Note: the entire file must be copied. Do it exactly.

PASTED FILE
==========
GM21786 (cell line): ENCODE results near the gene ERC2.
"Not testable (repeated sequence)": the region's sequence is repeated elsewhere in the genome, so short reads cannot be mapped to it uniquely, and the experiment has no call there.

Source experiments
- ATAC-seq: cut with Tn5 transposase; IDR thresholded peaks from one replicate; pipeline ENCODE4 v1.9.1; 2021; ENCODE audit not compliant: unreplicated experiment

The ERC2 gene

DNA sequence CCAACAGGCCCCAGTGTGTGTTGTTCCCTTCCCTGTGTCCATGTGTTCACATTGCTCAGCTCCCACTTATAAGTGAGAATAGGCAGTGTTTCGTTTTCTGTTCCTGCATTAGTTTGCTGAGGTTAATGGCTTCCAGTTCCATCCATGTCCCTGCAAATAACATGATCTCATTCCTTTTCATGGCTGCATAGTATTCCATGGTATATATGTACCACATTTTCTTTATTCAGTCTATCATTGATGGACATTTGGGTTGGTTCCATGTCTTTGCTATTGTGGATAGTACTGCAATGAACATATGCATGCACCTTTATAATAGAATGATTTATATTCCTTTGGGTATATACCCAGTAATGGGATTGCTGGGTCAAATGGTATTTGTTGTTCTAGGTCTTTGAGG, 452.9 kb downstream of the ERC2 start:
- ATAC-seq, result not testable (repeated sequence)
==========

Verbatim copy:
GM21786 (cell line): ENCODE results near the gene ERC2.
"Not testable (repeated sequence)": the region's sequence is repeated elsewhere in the genome, so short reads cannot be mapped to it uniquely, and the experiment has no call there.

Source experiments
- ATAC-seq: cut with Tn5 transposase; IDR thresholded peaks from one replicate; pipeline ENCODE4 v1.9.1; 2021; ENCODE audit not compliant: unreplicated experiment

The ERC2 gene

DNA sequence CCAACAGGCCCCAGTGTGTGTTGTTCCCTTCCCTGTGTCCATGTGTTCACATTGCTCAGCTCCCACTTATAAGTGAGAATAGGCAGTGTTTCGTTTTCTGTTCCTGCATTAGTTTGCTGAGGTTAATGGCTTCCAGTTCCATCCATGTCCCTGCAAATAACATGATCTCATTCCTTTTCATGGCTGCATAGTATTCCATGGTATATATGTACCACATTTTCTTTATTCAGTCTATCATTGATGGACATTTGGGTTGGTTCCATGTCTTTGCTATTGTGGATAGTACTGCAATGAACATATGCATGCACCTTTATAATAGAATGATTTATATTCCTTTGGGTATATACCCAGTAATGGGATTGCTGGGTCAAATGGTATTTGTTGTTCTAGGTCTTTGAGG, 452.9 kb downstream of the ERC2 start:
- ATAC-seq, result not testable (repeated sequence)